Mommy, I don’t want to study now!(or ever?)

And now it’s time to study…

 

             There are some kids that are eager to finish their studies right after school, and there are some kids that will not finish until it’s very late, you are very tired and he is very tired and it’s all a tiresome chore. We, as parents,should help our children develop better study habits and skills. But the roles must be clear :The child studies, the parent solves questions or checks the child.  

               I believe that it is very important to start from the younger ages. As a new parent, I used to let my firstborn daughter rest, relax, play before she started studying. As you can imagine this was not the best thing to do, because I now (at 5th grade) keep reminding her to stop playing and start studying. Luckily, I had a better case with my second child, which even though he is younger (2nd grade) chooses to study right after school, even on Fridays, so that he can play all afternoon -or weekend. Of course, all children are not the same, but balance must be set. School is a priority.

              Another problem I have when I try to tell my children to study, is their same agony :Why do I have to study? I personally try to tell them all the benefits of studying, succeeding in getting to university and find the job of your dreams. That may be a bit utopian, so if I see that they don’t “buy” it, I turn the question to them: Why does your friend (who is a good student) study so much?Or ask them to choose their favorite lesson and make them realise why this lesson is fun( at least sometimes).

                We should not forget that rigorous studying can have negative association with the whole meaning of studying. Research has shown that taking a break is essential to higher productivity, energy, concentration, efficiency, creativity, and just about every other good thing that you need to survive. The frequency of your break depends, too, on what you’re doing. Mathematical tasks are very different from emailing, which is different from writing. It goes without saying that taking a break does not mean sit at the computer or laptop. Make sure that their eyes are properly rested and when you can, spend some time outdoors.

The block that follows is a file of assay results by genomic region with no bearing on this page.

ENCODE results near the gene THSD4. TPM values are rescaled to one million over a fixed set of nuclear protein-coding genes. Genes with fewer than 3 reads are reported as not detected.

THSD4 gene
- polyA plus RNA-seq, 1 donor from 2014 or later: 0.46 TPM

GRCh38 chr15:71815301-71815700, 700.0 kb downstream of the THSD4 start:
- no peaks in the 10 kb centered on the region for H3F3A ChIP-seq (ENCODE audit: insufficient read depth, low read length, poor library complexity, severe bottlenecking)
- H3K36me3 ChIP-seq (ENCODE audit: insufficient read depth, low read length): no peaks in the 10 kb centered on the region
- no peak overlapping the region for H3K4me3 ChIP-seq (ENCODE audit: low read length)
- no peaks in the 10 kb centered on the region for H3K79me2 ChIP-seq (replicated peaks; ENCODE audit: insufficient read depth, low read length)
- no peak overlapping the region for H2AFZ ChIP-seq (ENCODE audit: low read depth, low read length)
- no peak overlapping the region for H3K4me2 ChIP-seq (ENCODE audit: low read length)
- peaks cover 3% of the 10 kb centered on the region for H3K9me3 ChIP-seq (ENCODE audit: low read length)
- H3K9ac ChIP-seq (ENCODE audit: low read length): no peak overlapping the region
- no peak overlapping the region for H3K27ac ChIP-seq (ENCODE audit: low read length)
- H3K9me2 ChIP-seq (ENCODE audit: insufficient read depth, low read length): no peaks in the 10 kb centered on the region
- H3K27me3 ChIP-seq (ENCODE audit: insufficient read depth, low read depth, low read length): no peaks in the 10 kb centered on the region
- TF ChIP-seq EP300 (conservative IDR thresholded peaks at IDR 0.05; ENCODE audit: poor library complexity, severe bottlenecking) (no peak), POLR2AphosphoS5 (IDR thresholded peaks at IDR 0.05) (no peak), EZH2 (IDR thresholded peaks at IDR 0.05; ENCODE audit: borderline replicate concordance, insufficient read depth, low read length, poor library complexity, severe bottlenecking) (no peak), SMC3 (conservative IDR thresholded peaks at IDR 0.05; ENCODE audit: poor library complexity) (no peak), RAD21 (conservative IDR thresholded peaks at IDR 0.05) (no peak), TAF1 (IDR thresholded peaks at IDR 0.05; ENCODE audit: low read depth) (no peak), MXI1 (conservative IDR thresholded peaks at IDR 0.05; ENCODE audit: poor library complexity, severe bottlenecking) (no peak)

If your child wants to study in a particular way, to make it fun, then do just that. If they don’t mind, or they simply don’t want to study, it is still good to suggest ideas that might catch their attention. When we study History (yes ,unfortunately, I still study with her),I record my daughter’s voice with a voice reacorder (the cell phone), and then make her listen to herself (at least this way, I don’t have to read to her!)

               Studying should be something children do as a habit, but until we reach that point (internal reward system), some external reward system could help them study. Of course, you should find something that the child wants, otherwise the “bribe” will not serve its purpose. Moreover, you should explain how the system works and stick to it. There many things you can choose but the main roads are two:

  • Either tell your child that if they study, they will get a reward
  • OR tell your child that if they DON’T study, they will Not get something

Most important of all, help your children, but do not let them rely on you completely for the answers. Be patient, positive, and tolerant.As they get older and more independent, you should let them build their own routine and study system.

What do you do when your child denies to study? Do you help along or have another way to cope with this situation? Share your ideas in the comment section!

 

 

 

Christmas time in Greece

Ho ho ho!

Christmas is coming!

New Year is coming!

I thought I’d tell you a bit about Christmas in Greece